A fascinating and detailed account of a memento mori pocket watch, said to have been presented by Mary, Queen of Scots, to her Maid of Honour, Mary Seaton. The description is taken from Ten Thousand Wonderful Things, (Edmund Gillingham, ed. Routledge: London, 1894). I have added translations of the Latin inscriptions, in square brackets.
The watch is of silver, in the form of a skull. On the forehead of the skull is the figure of Death, with his scythe and sand-glass; he stands between a palace on the one hand, and a cottage on the other, with his toes applied equally to the door of each, and around this is the legend from Horace “Pallida mors æquo pulsat pede pauperum tabernas Regumque turres.” [‘Pale Death, with impartial foot, knocks at the cottages of the poor and the palaces of kings.] On the opposite, or posterior part of the skull, is a representation of Time, devouring all things. He also has a scythe, and near him is the serpent with its tail in its mouth, being an emblem of eternity; this is surrounded by another legend from Horace, “Tempus edax rerum tuque invidiosa vetustas.” [In fact this is Ovid, not Horace. In full: Tempus edax rerum, tuque, invidiosa vetustas, omnia destruitis, vitiataque dentibus aevi paulatim lenta consumitis omnia morte. “Time, the devourer of things, and you, envious old age, destroy all, and little by little you consume all things, having been corrupted, with the teeth of eternity and slow death.”] The upper part of the skull is divided into two compartments: on one is represented our first parents in the garden of Eden, attended by some of the animals, with the motto, “Peccando perditionem miseriam æternam posteris meruere.” [By sin they brought destruction upon posterity.] The opposite compartment is filled with the subject of the salvation of lost man by the crucifixion of our Saviour, who is represented as suffering between the two thieves, whilst the Mary’s are in adoration below; the motto to this is “Sic justitiæ satisfecit, mortem superavit salutem comparavit.” [Thus was Justice satisfied, Death overcome, and Salvation obtained.] Running below these compartments on both sides, there is an open work of about an inch in width, to permit the sound to come more freely out when the watch strikes. This is formed of emblems belonging to the crucifixion, scourges of various kinds, swords, the flagon and cup of the Eucharist, the cross, pincers, lantern used in the garden, spears of different kinds, and one with the sponge on its point, thongs, ladder, the coat without seam, and the dice that were thrown for it, the hammer and nails, and the crown of thorns. Under all these is the motto, “Scala cæli ad gloriam via.” [The ladder to Heaven is the path to Glory.]
The watch is opened by reversing the skull, and placing the upper part of it in the hollow of the hand, and then lifting the under jaw which rises on a hinge. Inside, on the plate, which thus may be called the lid, is a representation of the Holy Family in the stable, with the infant Jesus laid in the manger, and angels ministering to him; in the upper part an angel is seen descending with a scroll on which is written, “Gloria excelsis Deo, et in terra pax hominibus bonæ volu——” [Glory to God in the highest and peace and good will to men.] In the distance are the shepherds with their flocks, and one of the men is in the act of performing on a cornemuse. The works of the watch occupy the position of the brains in the skull itself, the dial plate being on a flat where the roof of the mouth and the parts behind it under the base of the brain, are to be found in the real subject. The dial plate is of silver, and it is fixed within a golden circle richly carved in a scroll pattern. The hours are marked in large Roman letters, and within them is the figure of Saturn devouring his children, with this relative legend round the outer rim of the flat, “Sicut meis sic et omnibus idem.” [I treat all in equal measure.]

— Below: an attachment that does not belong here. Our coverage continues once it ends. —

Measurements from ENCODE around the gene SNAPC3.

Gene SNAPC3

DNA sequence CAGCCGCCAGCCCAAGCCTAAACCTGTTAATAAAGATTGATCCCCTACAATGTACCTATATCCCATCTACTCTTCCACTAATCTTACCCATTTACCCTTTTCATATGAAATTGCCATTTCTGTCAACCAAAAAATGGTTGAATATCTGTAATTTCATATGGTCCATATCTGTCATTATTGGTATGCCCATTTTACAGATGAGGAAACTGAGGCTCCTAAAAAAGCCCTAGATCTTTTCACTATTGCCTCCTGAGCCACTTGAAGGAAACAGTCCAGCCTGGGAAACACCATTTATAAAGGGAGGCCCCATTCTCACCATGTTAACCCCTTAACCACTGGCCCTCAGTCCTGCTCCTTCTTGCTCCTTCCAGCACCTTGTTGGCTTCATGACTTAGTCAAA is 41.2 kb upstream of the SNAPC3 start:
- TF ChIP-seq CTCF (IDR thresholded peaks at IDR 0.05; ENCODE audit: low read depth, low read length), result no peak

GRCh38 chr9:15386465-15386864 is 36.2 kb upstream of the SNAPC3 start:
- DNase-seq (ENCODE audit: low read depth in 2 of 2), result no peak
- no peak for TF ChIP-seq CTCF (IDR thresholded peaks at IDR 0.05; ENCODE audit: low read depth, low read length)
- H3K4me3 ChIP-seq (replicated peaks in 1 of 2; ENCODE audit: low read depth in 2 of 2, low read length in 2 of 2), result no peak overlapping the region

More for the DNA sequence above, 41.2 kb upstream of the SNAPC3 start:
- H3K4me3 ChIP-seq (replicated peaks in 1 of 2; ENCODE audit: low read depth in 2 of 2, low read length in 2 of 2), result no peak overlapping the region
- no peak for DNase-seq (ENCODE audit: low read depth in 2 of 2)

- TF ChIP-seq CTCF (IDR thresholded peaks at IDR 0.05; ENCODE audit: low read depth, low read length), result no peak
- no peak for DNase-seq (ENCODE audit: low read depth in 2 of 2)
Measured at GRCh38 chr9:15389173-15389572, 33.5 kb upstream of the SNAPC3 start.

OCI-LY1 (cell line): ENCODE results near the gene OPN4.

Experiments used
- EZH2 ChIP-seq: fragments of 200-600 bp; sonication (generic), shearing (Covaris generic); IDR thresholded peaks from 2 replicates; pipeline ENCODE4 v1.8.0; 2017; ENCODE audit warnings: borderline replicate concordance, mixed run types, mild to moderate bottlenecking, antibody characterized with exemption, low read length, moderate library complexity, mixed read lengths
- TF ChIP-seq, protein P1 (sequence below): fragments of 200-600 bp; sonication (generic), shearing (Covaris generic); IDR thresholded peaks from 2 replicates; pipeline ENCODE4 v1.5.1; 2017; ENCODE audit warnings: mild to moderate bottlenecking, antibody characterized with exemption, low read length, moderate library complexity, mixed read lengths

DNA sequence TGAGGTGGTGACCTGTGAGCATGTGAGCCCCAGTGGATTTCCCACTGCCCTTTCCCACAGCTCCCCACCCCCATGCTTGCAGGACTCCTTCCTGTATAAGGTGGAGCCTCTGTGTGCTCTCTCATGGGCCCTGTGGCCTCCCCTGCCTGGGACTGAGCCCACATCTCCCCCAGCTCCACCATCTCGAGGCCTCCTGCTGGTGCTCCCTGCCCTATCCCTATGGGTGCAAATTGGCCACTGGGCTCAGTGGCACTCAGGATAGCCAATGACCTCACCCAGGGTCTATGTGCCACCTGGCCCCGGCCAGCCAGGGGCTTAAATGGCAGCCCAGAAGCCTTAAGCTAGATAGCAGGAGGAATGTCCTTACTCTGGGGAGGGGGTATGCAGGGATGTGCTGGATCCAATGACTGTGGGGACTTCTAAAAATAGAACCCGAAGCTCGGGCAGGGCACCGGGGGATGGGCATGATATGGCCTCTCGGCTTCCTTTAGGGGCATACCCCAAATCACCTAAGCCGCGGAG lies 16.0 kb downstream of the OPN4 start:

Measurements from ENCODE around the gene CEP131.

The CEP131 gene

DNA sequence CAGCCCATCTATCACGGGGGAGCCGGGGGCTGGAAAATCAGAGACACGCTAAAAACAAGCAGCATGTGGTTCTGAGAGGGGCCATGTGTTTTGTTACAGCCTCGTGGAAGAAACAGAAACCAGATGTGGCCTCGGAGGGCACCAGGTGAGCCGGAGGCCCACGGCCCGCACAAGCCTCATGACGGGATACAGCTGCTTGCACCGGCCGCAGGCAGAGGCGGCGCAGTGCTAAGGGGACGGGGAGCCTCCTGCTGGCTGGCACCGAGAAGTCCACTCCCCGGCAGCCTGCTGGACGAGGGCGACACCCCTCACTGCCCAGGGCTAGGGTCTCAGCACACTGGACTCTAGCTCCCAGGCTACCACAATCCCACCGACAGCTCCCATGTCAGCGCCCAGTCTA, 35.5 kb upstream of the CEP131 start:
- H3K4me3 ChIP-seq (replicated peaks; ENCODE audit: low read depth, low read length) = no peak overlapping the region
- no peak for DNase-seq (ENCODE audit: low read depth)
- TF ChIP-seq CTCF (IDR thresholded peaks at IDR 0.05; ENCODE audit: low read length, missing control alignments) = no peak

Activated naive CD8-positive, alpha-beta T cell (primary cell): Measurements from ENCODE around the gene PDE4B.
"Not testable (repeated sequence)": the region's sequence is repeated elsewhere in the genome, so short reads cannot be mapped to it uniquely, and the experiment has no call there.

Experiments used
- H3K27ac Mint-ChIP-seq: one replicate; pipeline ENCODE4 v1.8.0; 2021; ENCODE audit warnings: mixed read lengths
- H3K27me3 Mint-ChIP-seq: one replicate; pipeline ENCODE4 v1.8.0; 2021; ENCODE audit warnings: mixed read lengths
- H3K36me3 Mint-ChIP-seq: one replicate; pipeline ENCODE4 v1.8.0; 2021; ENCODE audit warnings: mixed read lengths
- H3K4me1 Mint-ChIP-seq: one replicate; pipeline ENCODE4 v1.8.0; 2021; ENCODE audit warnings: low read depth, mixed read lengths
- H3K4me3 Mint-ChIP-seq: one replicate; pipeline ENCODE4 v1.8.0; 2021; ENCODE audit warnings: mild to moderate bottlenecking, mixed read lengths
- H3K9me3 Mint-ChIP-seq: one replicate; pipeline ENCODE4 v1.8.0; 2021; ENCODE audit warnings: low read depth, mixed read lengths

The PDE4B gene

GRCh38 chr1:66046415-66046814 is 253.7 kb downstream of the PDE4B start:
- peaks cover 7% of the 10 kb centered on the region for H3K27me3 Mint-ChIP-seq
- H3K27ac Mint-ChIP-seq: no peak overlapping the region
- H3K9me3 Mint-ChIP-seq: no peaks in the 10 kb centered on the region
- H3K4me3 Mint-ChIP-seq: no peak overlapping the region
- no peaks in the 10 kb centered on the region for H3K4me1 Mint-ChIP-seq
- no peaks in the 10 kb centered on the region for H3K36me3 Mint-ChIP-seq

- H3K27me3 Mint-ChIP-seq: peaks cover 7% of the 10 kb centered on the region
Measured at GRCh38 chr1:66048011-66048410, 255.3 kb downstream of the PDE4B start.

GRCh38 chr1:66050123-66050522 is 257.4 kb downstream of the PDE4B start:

Lifting up the body of the works on the hinges by which they are attached, they are found to be wonderfully entire. There is no date, but the maker’s name, with the place of manufacture, “Moyse, Blois,” are distinctly engraven. Blois was the place where it is believed watches were first made, and this suggests the probability of the opinion that the watch was expressly ordered by Queen Mary at Blois, when she went there with her husband, the Dauphin, previous to his death. The watch appears to have been originally constructed with catgut, instead of the chain which it now has, which must have been a more modern addition. It is now in perfect order, and performs wonderfully well, though it requires to be wound up within twenty-six hours to keep it going with tolerable accuracy. A large silver bell, of very musical sound, fills the entire hollow of the skull, and receives the works within it when the watch is shut; a small hammer set in motion by a separate escapement, strikes the hours on it.
This very curious relic must have been intended to occupy a stationary place on a prie-dieu, or small altar in a private oratory, for its weight is much too great to have admitted of its having been carried in any way attached to the person.